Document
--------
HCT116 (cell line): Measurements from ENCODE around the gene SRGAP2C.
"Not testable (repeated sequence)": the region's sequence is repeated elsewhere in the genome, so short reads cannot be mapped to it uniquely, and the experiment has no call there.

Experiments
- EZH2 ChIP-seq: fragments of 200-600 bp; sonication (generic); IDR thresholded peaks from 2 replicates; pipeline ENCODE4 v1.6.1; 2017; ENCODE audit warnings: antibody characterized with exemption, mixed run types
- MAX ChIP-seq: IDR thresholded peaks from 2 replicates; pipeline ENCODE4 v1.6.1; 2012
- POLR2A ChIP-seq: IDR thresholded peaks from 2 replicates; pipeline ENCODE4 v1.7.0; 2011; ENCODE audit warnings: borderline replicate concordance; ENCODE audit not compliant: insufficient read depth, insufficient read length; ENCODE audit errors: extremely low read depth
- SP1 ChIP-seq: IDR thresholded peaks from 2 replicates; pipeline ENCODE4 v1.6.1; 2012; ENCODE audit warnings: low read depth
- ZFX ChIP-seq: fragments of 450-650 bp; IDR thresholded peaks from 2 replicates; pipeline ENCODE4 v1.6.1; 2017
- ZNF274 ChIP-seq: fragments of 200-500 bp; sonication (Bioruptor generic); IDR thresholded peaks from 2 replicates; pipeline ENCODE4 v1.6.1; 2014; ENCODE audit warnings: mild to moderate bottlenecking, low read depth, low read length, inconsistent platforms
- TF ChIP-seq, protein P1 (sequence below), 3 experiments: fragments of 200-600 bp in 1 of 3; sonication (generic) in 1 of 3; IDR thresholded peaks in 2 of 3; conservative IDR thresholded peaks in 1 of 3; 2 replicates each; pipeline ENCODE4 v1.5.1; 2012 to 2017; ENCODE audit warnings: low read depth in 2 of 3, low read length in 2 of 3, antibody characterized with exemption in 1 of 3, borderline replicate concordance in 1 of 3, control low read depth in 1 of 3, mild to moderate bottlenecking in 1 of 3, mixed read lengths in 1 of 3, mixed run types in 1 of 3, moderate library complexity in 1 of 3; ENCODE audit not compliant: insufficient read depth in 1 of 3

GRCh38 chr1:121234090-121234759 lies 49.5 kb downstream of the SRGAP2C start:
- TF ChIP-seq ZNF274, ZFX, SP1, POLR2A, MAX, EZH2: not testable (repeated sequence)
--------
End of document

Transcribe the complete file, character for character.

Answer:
HCT116 (cell line): Measurements from ENCODE around the gene SRGAP2C.
"Not testable (repeated sequence)": the region's sequence is repeated elsewhere in the genome, so short reads cannot be mapped to it uniquely, and the experiment has no call there.

Experiments
- EZH2 ChIP-seq: fragments of 200-600 bp; sonication (generic); IDR thresholded peaks from 2 replicates; pipeline ENCODE4 v1.6.1; 2017; ENCODE audit warnings: antibody characterized with exemption, mixed run types
- MAX ChIP-seq: IDR thresholded peaks from 2 replicates; pipeline ENCODE4 v1.6.1; 2012
- POLR2A ChIP-seq: IDR thresholded peaks from 2 replicates; pipeline ENCODE4 v1.7.0; 2011; ENCODE audit warnings: borderline replicate concordance; ENCODE audit not compliant: insufficient read depth, insufficient read length; ENCODE audit errors: extremely low read depth
- SP1 ChIP-seq: IDR thresholded peaks from 2 replicates; pipeline ENCODE4 v1.6.1; 2012; ENCODE audit warnings: low read depth
- ZFX ChIP-seq: fragments of 450-650 bp; IDR thresholded peaks from 2 replicates; pipeline ENCODE4 v1.6.1; 2017
- ZNF274 ChIP-seq: fragments of 200-500 bp; sonication (Bioruptor generic); IDR thresholded peaks from 2 replicates; pipeline ENCODE4 v1.6.1; 2014; ENCODE audit warnings: mild to moderate bottlenecking, low read depth, low read length, inconsistent platforms
- TF ChIP-seq, protein P1 (sequence below), 3 experiments: fragments of 200-600 bp in 1 of 3; sonication (generic) in 1 of 3; IDR thresholded peaks in 2 of 3; conservative IDR thresholded peaks in 1 of 3; 2 replicates each; pipeline ENCODE4 v1.5.1; 2012 to 2017; ENCODE audit warnings: low read depth in 2 of 3, low read length in 2 of 3, antibody characterized with exemption in 1 of 3, borderline replicate concordance in 1 of 3, control low read depth in 1 of 3, mild to moderate bottlenecking in 1 of 3, mixed read lengths in 1 of 3, mixed run types in 1 of 3, moderate library complexity in 1 of 3; ENCODE audit not compliant: insufficient read depth in 1 of 3

GRCh38 chr1:121234090-121234759 lies 49.5 kb downstream of the SRGAP2C start:
- TF ChIP-seq ZNF274, ZFX, SP1, POLR2A, MAX, EZH2: not testable (repeated sequence)